Friday, 20 March 2015

Dressing a Horse for Travelling

There are so many opportunities and places to take your horse and pony.  Taking them to shows to compete in show-jumping, cross-country, dressage, games or to long distance rides or even taking them on holiday.  However, if you think about it the way we get them to these events is dangerous!  Putting a horse or pony in a metal box and driving down busy roads with lorries and cars whizzing past.  

So it is a MUST to protect them as much as possible.  Even walking up and down the ramp has the potential for serious injury.  I have seen a horse that slipped off the side of the ramp, not wearing boots or bandages, take all the flesh from the side of his leg down to the bone.  This type of injury takes months and months to repair if it can be fixed at all!  So what must you consider before dressing a horse for travel?

  • Weather conditions: is it hot or cold, wet or windy.  Horses tend to get hot when travelling but will still need a rug of some sort in the winter if they are clipped! 
  • Size of the horse: this will obviously affect the size of the equipment needed.


  • Headcollar and lead rope 
  • Leg protection: boots or bandages 
  • Tail bandage 
  • Tail guard 
  • Rug 
  • Poll guard

Headcollar and lead rope.
If possible use a leather headcollar as these will break in an emergency, nylon ones will not.  Ideally a headcollar with a fastening over the nose should be used as this will help when tacking up on arrival.  (Helping to keep the horse secure at all times).  

Leg protection.
Over the last couple of weeks I have written blogs about
boots and bandages.  Leg protection is vital to ensure your horse does not cut or seriously damage his legs on the ramp or if he kicks himself while balancing.  Over-reach boots may be needed for some horses.  The other type of boots which may be used with bandages are knee boots.  These are fitted after the bandages are put on.  The top strap is done relatively tightly above the knee to keep the boot on.  The bottom strap is left loose and is there to stop the boot flipping up.  If this strap is tight it will affect the horse's movement.  If using boots, which are easier in many ways, ensure that they are long enough to cover the knee or hock and the coronet and heels.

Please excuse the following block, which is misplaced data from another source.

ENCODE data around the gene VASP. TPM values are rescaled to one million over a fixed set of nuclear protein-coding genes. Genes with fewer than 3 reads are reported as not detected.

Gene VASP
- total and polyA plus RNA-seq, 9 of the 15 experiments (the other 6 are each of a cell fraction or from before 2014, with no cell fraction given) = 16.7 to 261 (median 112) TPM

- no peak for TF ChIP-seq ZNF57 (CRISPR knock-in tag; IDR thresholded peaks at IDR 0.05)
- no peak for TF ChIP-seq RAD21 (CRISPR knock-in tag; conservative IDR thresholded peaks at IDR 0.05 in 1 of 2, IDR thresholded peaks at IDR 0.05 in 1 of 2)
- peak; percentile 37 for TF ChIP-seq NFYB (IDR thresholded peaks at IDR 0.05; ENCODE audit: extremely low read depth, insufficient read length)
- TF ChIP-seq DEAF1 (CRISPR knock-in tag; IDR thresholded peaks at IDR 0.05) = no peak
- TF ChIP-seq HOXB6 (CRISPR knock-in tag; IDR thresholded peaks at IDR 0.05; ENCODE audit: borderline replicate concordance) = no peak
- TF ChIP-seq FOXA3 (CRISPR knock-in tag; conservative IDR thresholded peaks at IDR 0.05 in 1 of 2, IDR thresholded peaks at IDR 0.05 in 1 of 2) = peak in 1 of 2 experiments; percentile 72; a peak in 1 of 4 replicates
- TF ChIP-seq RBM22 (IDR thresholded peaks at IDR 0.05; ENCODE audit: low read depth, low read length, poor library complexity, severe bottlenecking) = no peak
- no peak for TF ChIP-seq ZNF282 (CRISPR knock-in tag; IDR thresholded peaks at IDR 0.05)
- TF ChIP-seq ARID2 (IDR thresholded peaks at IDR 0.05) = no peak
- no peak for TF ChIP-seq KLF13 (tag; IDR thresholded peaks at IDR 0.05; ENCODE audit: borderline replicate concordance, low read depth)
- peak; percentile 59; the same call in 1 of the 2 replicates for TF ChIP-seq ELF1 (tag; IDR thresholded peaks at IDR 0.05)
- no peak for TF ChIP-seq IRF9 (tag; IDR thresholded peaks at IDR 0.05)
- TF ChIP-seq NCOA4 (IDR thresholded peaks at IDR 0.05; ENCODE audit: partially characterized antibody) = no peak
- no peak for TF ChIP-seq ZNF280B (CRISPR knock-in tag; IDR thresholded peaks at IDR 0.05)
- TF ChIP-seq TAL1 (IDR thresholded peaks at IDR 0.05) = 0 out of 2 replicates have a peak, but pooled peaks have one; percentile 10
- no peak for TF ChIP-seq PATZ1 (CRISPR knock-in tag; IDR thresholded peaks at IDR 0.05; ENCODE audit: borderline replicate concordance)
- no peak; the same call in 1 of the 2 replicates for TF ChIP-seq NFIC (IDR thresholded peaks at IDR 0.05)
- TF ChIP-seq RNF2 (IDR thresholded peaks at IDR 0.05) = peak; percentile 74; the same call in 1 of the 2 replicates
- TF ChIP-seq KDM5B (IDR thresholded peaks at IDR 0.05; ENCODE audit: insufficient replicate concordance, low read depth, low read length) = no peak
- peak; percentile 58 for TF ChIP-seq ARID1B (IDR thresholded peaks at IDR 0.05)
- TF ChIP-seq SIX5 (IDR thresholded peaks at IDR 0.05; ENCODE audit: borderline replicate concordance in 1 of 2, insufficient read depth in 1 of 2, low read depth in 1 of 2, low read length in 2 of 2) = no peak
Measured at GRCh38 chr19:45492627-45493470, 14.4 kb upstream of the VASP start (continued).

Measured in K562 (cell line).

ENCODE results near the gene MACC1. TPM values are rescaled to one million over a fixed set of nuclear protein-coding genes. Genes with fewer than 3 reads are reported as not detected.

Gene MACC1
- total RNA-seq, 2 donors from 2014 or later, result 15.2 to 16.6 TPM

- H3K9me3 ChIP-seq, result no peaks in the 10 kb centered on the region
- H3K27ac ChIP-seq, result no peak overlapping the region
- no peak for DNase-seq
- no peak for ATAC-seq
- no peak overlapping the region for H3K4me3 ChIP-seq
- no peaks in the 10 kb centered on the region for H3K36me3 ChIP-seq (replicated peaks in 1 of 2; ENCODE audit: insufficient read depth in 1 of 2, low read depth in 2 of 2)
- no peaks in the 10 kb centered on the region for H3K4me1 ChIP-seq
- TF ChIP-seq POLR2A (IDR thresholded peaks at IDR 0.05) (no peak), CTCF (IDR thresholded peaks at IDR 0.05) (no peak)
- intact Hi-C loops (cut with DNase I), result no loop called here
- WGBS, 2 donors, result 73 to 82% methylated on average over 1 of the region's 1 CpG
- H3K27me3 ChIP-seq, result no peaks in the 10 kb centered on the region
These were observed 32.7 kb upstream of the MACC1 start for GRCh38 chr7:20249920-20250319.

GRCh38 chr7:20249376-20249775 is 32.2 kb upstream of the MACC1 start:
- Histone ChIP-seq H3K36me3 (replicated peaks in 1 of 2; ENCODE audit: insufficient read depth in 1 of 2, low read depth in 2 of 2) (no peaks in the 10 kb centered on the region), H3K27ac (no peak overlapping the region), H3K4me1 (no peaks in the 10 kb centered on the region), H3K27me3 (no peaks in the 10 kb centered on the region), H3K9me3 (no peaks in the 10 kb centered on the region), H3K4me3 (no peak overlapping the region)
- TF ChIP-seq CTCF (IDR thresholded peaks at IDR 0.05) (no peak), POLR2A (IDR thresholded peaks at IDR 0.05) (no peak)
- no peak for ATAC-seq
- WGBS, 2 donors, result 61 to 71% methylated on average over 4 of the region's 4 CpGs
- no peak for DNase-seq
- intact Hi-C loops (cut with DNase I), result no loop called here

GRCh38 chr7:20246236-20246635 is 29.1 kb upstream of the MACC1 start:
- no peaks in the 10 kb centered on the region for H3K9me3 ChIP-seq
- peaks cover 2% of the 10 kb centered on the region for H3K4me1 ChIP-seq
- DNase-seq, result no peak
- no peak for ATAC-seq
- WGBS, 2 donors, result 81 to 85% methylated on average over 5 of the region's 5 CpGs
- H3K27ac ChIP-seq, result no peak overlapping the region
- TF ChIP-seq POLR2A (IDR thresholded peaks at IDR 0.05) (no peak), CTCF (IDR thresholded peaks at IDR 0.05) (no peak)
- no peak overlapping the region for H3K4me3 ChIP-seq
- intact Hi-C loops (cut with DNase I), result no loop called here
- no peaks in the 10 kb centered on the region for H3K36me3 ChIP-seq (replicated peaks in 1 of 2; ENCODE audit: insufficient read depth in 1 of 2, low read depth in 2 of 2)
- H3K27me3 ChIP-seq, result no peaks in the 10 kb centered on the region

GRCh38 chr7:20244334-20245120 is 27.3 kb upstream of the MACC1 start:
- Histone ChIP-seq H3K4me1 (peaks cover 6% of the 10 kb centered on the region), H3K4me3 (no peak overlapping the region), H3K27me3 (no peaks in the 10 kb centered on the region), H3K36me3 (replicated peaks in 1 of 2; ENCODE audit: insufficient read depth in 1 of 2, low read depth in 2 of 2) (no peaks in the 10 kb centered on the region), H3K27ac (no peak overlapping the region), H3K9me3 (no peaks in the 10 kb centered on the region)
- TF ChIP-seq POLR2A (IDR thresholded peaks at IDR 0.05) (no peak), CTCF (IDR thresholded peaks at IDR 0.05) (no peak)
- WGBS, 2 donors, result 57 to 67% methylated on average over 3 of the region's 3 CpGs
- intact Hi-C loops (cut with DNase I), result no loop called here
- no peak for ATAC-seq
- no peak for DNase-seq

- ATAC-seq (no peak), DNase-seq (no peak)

Tail Bandage.
last week's blog for more about these and their fitting.

Tail Guard.
These will provide extra protection for a horse that my rub his tail.  However, for several types you will need a surcingle or roller for the tapes to fix to.  They are fitted over the top of the tail bandage.

As mentioned earlier the type of rug will depend on the horse and weather conditions.  There are thick cooler rugs available now which will keep a horse warm in the winter but wick any sweat away from the skin.  In the summer you will need a thin summer sheet or a thin cooler, alternatively travel your horse with no rug!

Poll Guard.
These are fitted to the headcollar and are a soft pad either behind and/or over the horses ears.  These protect the horses poll because if a horse bangs his poll hard eg: on the roof or door way, it is possible for them to be killed.  It is a good idea to get your horse used to a poll guard in advance as some guards also go over the horses ears.  

 It is great fun getting out and about with your horse but with a bit of thought and time taken you can make it safer and more comfortable for your horse!

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Until next time!

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